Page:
Good food begins and ends with good talk.
Some say that a Mediterranean diet is good for you. And, that if you eat a mostly Mediterranean diet you’ll be healthier and live longer. All I know is that you should always have a really good extra virgin olive oil.
From Greece, tzatziki is basically a mixture of yogurt, cucumber, olive oil, garlic, and mint, and you can buy it from your local store, or you can even make your own. The Bojon Gourmet has this nice little farro and cucumber salad with feta, dill, and mint that not only would be nice with some tzatziki, but also combines its flavours. Both would go nicely with some grilled goat.
Farro and Cucumber Salad with Feta, Dill, and Mint
And now, from Heidi at foodiecrush we have this outrageous herbacious Mediterranean chickpea salad. (I had to include this just for the name of the dish.)
Outrageous Herbacious Mediterranean Chickpea Salad
From Heather Christo this week we have Mediterranean pasta with grilled swordfish, lemons and gremolata. Gremolata is also dead easy to make for yourself. (I love grilled swordfish, but some say we shouldn’t buy swordfish ~ I will go on eating it, because whatever I do won’t affect how much fish the Japanese rape from the sea.) This 25 minute dish is perfect for a barbecue with the kind of friend who doesn’t expect a burned burger in a cheap bun.
Mediterranean Pasta with Grilled Swordfish, Lemons, and Gremolata
Sardines are a quintessentially Mediterranean dish, and Petra from Food Eat Love has some super taste combinations in this dish of fresh sardines, roast baby beets with whipped avocado and feta. As you’d expect it’s the beetroot that going to take the longest to cook here.
Fresh Sardines, Roast baby Beets with Whipped Avocado and Feta
This is another Mediterranean dish I love, grilled lamb kebabs, this time from Tieghan Gerard at Half Baked Harvest. (Do you want to know my own secret ingredient for grilling Mediterranean style? 7Up ~ when the charcoal gets too hot and the meat looks like it might burn, I sprinkle 7Up over the grill.) Tieghan’s is a half-hour dish, but one should really marinade the lamb overnight.
Mediterranean Grilled Lamb Kebabs
Dana at The Minimalist Baker has the ultimate Mediterranean bowl, looks fabulous, and it’s easy, healthy, and gluten-free. However, I would definitely add a little more extra virgin olive oil.
The Ultimate Mediterranean Bowl
Cod Cherry Tomato and Green Olive Tray Roast
get yourself a cookery book
Is there anything a Mediterranean Diet can’t cure?
Specifically, I wonder if a Mediterranean diet can help to cure this terrible head-cold I’ve suddenly contracted? Or more likely stop me from catching a cold in the first place? Well yes it could ~ but only if I really upped the amount of raw garlic I eat.
A diet rich in oily fish, fresh vegetables, olive oil, garlic, and nuts protects our bodies and our brains, especially as we get older. However, to get the most benefit from a Mediterranean diet we also need to cut down on alcohol ~ one drink a day for women, (try not to spill it, and drink red wine, not white), and one or two drinks a day for men. Lucky for me I don’t drink at all these days. But, a glass of red wine every day is actually very good for you.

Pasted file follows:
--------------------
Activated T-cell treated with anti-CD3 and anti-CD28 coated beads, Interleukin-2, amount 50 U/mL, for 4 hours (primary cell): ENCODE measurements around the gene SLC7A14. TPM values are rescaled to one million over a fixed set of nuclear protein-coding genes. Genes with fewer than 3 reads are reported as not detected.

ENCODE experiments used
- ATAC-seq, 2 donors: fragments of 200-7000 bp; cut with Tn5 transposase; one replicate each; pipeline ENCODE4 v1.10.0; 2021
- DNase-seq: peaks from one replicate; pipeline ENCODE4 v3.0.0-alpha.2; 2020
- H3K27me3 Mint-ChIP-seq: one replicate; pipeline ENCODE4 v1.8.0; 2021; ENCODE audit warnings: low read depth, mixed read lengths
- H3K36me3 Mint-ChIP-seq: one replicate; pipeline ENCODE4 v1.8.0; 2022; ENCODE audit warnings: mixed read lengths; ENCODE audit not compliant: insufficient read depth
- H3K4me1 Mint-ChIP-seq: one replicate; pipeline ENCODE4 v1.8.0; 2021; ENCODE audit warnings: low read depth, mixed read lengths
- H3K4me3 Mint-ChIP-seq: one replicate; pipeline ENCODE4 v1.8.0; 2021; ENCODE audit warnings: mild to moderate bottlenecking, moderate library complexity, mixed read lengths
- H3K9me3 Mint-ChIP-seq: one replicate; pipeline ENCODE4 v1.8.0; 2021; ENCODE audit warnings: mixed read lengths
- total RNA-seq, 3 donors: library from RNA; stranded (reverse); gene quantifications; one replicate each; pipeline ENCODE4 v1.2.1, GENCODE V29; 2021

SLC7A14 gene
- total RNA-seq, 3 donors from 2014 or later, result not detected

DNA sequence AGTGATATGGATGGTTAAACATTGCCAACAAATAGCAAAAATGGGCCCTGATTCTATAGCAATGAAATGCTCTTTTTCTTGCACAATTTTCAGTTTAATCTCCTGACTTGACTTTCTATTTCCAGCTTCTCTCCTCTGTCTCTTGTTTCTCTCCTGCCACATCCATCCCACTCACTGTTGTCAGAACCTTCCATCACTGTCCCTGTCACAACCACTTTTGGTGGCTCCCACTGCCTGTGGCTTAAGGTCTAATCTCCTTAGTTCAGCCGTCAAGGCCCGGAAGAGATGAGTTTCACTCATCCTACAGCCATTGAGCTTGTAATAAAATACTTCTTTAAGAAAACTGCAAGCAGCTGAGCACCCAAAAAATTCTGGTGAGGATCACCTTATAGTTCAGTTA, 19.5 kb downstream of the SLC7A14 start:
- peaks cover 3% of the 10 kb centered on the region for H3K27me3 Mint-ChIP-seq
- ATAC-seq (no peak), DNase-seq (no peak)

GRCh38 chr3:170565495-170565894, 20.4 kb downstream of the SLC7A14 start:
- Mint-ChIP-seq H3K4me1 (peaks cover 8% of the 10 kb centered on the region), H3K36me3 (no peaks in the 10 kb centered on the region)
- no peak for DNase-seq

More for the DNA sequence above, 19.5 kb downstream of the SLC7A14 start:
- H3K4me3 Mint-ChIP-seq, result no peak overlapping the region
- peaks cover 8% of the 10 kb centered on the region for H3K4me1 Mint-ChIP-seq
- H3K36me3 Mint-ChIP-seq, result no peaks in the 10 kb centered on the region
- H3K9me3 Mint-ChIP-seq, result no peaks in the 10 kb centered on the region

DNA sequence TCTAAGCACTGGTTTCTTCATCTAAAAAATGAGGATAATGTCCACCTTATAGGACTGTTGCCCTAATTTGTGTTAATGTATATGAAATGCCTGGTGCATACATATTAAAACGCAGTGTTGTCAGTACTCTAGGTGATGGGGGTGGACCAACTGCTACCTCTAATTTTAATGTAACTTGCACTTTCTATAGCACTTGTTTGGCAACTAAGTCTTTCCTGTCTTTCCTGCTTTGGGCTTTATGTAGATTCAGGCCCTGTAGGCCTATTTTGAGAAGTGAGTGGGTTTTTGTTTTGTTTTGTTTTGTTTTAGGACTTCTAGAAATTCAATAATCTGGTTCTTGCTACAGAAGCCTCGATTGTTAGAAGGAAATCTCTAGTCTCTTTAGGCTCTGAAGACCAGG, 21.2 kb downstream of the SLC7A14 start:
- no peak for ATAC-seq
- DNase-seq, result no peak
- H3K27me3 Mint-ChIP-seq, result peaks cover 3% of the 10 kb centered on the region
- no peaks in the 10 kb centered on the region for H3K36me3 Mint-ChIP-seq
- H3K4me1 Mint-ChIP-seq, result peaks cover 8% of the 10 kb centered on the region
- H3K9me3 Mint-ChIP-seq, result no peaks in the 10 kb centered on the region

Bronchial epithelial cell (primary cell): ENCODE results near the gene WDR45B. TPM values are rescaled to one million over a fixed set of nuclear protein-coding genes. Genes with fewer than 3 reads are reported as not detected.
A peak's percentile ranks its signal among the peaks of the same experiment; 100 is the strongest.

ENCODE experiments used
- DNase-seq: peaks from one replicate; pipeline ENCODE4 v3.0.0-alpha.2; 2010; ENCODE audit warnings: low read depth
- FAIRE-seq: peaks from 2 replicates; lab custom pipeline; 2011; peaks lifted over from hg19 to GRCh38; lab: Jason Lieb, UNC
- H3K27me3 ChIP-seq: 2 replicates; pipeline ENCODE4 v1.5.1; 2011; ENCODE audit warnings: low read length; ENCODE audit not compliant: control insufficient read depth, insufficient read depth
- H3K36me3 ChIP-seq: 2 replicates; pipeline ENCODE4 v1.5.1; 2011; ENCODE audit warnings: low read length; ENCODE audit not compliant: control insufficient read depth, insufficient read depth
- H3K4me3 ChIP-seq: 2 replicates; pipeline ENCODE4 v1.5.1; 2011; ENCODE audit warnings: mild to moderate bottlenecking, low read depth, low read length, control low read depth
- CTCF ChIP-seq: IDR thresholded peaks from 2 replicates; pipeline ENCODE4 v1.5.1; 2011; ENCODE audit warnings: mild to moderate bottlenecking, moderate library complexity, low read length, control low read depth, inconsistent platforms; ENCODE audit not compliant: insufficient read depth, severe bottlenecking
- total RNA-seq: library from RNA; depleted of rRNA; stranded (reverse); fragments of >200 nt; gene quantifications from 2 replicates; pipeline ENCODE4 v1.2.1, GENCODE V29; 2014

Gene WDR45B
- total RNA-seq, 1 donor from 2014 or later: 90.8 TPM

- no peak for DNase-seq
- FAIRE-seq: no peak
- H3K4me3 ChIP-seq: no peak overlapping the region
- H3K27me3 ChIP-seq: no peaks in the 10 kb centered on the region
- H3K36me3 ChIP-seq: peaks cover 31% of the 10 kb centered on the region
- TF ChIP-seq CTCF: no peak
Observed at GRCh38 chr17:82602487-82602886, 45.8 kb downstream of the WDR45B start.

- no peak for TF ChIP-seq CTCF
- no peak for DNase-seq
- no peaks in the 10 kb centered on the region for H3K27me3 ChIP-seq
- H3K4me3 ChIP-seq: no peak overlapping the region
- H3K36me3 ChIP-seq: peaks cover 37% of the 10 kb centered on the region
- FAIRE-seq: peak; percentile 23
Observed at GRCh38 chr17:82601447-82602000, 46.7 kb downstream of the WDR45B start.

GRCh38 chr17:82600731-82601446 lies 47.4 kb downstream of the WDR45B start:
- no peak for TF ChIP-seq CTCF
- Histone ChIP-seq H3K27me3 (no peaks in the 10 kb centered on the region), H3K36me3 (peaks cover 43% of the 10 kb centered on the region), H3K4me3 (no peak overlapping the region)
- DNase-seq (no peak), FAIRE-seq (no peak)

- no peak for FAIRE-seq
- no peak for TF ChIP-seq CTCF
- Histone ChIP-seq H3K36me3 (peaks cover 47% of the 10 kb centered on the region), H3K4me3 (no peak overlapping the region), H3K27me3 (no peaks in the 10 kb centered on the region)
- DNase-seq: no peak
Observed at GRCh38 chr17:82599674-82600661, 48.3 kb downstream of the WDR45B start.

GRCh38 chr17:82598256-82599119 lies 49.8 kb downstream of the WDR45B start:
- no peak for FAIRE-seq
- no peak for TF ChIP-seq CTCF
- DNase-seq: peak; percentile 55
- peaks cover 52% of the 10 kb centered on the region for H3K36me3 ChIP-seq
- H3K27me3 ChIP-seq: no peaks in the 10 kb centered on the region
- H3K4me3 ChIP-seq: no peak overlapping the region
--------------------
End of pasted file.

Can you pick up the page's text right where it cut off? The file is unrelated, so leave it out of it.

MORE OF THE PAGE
It isn’t only the Mediterranean peoples who ate that type of diet, the Vikings did too, and nobody ever accused a viking of being a sickly wuss.
Let food be thy medicine, and medicine be thy food. ~ Hippocrates
People from the Mediterranean region have longer life expectancies and are generally healthier than people from Northern Europe and the United States of America. The United Kingdom ranks 19th and the USA 31st in terms of average life expectancy, (out of 183 counties listed).
People from around the sunny Mediterranean have lower risks of suffering; Alzheimer’s disease, type 2 diabetes, cancers, colitis, depression, heart diseases, high cholesterol, high blood pressure, pancreatitis, and strokes. Trust me, you do not want to get type 2 diabetes, and you really, really, don’t want to have a stroke.
A proper Mediterranean diet isn’t all baguettes, pizza, pasta, and roasted lamb with lots of herbs. A healthy Mediterranean diet consists of the region’s fruits, vegetables, (especially leafy greens like spinach), seafood, olive oil, cheese, and a couple of glasses of a robust red wine. These are all anti-inflammatory foods.
But you also need to add a lot of fresh air, sunshine, and lots of physical activity to the mixture to obtain the most benefits. If you are not already doing so, then you should walk 10,000 steps a day, both to improve your health and help prevent an early death.
Modern scientific evidence suggests that many, (some), of the health benefits of a Mediterranean diet accrue directly from all the good olive oil included in just about every recipe, dish, meal eaten around the Mare Nostrum.
Olive oil is full of monounsaturated fatty acids, (MUFAs), which are supposed to be good for you ~ at least the Mayo Clinic says that MUFAs are good for you. In fact the well-respected Mayo Clinic says that olive oil is good for you ~ in moderation.
So; your Mediterranean diet should include;
- The very best extra virgin olive oil you can get. Extra virgin olive oil is the healthiest fat on Earth. Only ever buy extra virgin olive oil.
- Fresh fish. The oily fish such as salmon, trout, mackerel, pilchards, and sardines are full of vitamins D, B, omega 3 fatty acids, and selenium. Eating oily fish a couple of times a week is said to help prevent; arthritis, cardiovascular diseases, dementia, prostate cancer, schizophrenia, and blindness / impaired vision.